Turns Out, Some Florida Lawmakers Aren't Homophobic

Turns Out, Some Florida Lawmakers Aren't Homophobic

Florida may have elected an antigay, antichoice tea partier as its chief executive, but there are still a few legislators out there on the other side.

Rep. Scott Randolph (D-Orlando) recently filed The Competitive Workforce Act, which would bar businesses from discriminating against employees based on sexual orientation and gender identity.

Randolph, recognizing that discrimination based on sexual orientation leads to economy-sapping brain-drains, hopes that protection against discrimination will bring businesses, jobs, and families to Florida.

The reasoning behind the bill: The lion's share of Fortune 500 companies -- 87 percent, to be specific -- have similar policies in place.

If passed, the bill would also prohibit sexual-orientation and gender-identity-based discrimination in housing and public assistance.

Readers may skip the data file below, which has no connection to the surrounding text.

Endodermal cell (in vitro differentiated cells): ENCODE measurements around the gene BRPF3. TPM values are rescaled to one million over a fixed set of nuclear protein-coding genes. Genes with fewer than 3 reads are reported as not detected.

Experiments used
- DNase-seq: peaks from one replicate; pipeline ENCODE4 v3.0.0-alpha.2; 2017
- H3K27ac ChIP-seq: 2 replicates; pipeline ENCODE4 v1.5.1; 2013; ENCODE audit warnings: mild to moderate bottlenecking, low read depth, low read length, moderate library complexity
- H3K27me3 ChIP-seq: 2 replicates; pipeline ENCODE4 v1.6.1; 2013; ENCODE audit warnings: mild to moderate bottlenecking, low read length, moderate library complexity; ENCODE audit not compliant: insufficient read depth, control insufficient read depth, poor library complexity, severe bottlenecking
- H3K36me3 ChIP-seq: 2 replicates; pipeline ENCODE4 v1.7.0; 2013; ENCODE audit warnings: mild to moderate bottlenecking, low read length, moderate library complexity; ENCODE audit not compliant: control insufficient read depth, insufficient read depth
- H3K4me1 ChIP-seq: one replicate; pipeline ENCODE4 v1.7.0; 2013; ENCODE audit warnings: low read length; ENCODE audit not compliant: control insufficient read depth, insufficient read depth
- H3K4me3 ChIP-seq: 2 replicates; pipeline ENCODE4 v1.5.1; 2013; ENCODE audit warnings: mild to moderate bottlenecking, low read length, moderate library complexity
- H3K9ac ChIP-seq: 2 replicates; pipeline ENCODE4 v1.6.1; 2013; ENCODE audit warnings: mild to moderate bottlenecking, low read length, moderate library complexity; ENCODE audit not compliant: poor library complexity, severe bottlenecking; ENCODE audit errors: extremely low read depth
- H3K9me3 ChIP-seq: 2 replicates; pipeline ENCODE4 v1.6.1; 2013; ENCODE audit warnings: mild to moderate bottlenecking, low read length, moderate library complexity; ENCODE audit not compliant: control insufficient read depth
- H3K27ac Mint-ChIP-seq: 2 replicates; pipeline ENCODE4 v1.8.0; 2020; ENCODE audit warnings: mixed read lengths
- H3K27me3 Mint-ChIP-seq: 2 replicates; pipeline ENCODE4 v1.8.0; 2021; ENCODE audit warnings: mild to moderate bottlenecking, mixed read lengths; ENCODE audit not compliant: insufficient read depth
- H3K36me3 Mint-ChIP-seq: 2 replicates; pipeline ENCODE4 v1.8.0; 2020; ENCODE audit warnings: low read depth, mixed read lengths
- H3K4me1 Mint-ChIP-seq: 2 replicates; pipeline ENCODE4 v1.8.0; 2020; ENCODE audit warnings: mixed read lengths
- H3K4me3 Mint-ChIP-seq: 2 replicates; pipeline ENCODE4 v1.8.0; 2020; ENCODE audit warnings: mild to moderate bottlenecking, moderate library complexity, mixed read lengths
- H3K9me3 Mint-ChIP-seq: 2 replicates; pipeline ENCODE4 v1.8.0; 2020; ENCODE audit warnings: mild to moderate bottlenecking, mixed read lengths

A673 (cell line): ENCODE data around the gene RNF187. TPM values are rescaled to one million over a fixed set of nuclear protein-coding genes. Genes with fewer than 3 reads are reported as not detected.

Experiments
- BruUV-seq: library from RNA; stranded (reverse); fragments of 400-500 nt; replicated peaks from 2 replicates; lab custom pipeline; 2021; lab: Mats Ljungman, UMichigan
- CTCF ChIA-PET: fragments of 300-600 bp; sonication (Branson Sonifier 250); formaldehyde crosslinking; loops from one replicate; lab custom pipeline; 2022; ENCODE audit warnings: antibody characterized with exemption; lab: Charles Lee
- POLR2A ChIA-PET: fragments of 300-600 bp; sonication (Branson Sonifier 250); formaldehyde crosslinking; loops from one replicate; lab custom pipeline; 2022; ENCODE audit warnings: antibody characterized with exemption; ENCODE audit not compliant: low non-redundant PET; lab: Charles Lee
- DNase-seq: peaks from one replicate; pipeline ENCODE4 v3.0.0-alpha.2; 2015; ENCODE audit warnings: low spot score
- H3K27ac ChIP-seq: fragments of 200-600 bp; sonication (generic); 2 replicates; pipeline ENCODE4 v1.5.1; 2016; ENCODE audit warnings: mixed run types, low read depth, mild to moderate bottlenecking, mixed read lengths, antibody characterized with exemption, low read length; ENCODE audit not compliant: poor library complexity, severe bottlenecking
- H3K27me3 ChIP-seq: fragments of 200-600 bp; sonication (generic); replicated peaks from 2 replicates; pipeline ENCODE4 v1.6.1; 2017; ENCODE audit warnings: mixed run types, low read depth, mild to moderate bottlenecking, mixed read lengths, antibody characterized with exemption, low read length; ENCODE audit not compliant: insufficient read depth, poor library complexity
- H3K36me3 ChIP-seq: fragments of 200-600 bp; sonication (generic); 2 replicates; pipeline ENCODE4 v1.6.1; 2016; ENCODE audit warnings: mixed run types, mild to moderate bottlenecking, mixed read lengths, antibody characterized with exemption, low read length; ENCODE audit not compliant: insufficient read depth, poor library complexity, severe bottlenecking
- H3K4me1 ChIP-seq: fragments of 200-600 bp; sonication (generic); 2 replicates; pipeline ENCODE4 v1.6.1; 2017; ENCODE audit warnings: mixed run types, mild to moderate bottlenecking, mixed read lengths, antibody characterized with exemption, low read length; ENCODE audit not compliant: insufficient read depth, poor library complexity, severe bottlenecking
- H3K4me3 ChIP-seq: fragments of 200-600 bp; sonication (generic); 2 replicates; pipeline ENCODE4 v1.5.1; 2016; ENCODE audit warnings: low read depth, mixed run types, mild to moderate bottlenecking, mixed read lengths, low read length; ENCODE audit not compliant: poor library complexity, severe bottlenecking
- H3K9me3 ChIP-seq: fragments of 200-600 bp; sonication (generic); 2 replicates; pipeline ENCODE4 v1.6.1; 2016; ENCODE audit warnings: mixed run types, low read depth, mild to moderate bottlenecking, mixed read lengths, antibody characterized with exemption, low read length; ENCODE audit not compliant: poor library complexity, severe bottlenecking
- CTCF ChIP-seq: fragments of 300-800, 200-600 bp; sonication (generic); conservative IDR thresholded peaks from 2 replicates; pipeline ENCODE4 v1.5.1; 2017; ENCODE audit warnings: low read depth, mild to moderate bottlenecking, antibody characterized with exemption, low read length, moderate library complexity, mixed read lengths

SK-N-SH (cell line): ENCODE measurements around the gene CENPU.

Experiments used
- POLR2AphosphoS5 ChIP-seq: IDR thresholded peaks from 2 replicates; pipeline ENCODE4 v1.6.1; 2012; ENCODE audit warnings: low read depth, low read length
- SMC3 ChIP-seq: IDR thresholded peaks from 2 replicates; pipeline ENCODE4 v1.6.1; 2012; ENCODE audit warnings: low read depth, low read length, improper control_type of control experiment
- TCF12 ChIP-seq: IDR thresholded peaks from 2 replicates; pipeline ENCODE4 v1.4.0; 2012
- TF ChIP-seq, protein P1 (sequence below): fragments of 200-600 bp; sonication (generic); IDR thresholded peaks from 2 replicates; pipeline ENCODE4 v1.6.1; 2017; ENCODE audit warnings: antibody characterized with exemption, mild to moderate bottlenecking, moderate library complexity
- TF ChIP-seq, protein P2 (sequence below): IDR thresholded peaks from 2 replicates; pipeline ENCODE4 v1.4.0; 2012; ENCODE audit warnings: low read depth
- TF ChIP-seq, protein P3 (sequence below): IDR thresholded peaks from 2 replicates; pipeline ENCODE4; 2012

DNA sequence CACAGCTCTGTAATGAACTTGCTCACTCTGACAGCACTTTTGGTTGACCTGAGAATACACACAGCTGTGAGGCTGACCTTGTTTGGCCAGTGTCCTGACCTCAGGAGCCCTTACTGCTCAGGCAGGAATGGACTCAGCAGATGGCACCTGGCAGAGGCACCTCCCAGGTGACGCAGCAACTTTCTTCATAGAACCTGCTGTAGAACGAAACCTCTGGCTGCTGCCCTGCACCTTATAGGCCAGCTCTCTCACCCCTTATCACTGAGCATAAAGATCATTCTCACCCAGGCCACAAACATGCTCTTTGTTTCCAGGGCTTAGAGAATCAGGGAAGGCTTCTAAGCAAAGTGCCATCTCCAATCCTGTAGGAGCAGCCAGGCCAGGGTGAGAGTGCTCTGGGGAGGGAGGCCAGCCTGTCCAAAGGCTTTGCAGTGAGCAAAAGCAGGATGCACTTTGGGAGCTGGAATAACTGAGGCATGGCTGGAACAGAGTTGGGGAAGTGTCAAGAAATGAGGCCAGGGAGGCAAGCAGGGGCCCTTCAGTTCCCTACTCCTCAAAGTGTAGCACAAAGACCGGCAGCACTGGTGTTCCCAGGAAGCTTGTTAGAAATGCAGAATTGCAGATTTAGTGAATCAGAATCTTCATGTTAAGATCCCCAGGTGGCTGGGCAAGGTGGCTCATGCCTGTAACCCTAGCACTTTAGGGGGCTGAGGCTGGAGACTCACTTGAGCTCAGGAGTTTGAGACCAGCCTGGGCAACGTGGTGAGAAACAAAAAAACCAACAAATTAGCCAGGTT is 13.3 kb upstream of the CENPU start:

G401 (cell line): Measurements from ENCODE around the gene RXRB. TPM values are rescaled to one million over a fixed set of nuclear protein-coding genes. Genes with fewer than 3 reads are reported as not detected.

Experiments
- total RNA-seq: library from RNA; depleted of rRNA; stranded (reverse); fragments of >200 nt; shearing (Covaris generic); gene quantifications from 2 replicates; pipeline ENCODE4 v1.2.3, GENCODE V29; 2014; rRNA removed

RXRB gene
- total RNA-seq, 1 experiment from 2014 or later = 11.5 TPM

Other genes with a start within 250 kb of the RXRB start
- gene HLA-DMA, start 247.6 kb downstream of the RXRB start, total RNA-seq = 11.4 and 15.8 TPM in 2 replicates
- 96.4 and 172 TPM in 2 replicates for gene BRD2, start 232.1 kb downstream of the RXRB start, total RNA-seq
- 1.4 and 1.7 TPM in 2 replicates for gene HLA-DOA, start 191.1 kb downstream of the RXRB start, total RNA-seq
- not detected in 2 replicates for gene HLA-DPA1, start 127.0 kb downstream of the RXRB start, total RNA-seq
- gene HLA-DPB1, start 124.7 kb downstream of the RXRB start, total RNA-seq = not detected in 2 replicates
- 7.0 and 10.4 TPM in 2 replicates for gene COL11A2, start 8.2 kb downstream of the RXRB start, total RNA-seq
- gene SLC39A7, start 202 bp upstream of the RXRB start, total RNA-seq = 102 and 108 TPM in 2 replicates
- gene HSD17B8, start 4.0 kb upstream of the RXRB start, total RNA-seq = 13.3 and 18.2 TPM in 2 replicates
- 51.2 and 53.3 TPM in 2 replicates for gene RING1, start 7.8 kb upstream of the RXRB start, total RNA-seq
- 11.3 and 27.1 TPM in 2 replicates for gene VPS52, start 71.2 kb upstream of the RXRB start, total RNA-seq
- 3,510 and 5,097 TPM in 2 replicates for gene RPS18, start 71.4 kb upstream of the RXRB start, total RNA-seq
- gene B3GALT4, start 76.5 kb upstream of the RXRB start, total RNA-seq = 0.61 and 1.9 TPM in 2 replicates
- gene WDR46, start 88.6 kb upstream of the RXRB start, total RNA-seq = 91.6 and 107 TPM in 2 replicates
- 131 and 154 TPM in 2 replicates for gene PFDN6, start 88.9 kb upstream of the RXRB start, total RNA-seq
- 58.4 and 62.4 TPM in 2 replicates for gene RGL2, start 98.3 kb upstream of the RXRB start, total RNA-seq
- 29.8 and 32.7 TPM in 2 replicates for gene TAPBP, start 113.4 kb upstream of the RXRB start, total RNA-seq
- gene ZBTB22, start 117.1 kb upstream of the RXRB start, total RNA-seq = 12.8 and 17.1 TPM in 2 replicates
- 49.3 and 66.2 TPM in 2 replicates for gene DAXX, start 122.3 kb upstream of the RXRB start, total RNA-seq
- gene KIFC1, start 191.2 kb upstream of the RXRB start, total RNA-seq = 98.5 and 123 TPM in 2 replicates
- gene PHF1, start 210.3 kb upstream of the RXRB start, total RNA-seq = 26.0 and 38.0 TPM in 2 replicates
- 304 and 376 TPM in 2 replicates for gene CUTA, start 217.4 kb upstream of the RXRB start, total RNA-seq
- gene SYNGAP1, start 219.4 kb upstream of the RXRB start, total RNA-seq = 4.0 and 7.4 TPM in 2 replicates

Sen. Nan Rich (D-Weston) has sponsored a similar bill in the state Senate. Rich, an advocate of children's rights, has recently gained attention for successfully spearheading a new law that criminalizes bestiality.

Randolph filed a similar bill during the spring legislative session, but it looks like that bill didn't even get a hearing.

Randolph's move comes on the heels of Florida's Domestic Partnership Act, introduced by Rep. Mark Pafford (D-West Palm Beach) in September. That bill would grant domestic partnership protections to couples.

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